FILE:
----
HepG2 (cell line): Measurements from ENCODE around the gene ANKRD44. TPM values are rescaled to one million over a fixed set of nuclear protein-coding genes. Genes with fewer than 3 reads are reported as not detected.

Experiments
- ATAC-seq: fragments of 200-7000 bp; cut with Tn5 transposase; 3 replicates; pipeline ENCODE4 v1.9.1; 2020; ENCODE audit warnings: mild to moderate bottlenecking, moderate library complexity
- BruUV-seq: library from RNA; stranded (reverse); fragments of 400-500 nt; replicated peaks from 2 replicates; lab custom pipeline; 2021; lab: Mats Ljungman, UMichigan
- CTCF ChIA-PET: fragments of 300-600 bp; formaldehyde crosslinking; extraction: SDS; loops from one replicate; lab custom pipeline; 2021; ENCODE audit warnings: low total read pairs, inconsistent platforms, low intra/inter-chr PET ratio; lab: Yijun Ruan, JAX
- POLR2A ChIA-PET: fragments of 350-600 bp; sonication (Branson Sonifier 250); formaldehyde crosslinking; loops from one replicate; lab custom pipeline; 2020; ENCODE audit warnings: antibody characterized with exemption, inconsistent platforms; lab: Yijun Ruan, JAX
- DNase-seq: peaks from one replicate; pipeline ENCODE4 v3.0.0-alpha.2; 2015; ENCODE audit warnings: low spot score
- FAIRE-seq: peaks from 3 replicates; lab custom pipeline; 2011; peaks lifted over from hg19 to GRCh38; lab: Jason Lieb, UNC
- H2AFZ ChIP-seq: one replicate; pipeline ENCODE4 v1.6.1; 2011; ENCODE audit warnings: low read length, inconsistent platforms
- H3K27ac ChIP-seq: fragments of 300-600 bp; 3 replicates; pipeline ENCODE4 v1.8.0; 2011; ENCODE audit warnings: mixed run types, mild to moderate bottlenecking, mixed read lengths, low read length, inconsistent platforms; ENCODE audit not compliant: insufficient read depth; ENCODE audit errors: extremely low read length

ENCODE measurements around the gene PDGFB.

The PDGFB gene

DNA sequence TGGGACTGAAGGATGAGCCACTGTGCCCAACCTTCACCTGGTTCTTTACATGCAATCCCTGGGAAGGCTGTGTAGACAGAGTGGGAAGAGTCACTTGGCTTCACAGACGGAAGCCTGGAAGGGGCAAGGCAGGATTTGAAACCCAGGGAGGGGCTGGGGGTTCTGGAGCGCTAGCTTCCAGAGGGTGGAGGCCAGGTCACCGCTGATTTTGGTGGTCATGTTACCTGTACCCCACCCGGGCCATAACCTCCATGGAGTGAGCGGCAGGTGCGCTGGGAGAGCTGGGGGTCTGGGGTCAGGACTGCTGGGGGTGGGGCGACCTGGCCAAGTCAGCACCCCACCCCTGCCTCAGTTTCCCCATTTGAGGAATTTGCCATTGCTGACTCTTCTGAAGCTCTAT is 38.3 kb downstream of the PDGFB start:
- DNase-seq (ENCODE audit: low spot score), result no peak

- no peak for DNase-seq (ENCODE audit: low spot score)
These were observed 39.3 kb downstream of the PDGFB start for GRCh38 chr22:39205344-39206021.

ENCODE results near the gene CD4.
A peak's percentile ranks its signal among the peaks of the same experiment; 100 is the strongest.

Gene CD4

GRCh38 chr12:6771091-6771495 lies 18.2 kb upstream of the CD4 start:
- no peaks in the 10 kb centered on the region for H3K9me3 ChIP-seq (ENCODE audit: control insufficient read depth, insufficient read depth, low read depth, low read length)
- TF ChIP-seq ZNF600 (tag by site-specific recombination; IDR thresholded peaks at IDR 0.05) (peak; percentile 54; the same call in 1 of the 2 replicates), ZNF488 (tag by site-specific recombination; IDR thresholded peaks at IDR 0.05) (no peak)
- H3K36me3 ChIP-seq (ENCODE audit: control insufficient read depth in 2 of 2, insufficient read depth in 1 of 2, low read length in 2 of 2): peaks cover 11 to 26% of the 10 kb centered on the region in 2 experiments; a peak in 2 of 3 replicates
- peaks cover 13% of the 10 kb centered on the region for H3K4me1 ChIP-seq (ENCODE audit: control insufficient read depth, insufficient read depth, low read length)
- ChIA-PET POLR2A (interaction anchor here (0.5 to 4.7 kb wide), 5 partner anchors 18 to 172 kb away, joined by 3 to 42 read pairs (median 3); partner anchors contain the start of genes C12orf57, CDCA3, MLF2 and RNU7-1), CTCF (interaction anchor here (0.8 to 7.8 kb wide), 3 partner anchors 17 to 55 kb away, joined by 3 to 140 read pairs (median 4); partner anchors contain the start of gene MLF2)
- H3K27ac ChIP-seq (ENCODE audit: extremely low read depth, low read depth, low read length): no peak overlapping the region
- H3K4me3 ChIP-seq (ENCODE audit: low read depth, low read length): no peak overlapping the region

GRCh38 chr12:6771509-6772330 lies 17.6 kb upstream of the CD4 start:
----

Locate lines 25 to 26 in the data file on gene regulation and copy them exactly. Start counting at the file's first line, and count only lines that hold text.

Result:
- ChIA-PET POLR2A (interaction anchor here (0.5 to 4.7 kb wide), 5 partner anchors 18 to 172 kb away, joined by 3 to 42 read pairs (median 3); partner anchors contain the start of genes C12orf57, CDCA3, MLF2 and RNU7-1), CTCF (interaction anchor here (0.8 to 7.8 kb wide), 3 partner anchors 17 to 55 kb away, joined by 3 to 140 read pairs (median 4); partner anchors contain the start of gene MLF2)
- H3K27ac ChIP-seq (ENCODE audit: extremely low read depth, low read depth, low read length): no peak overlapping the region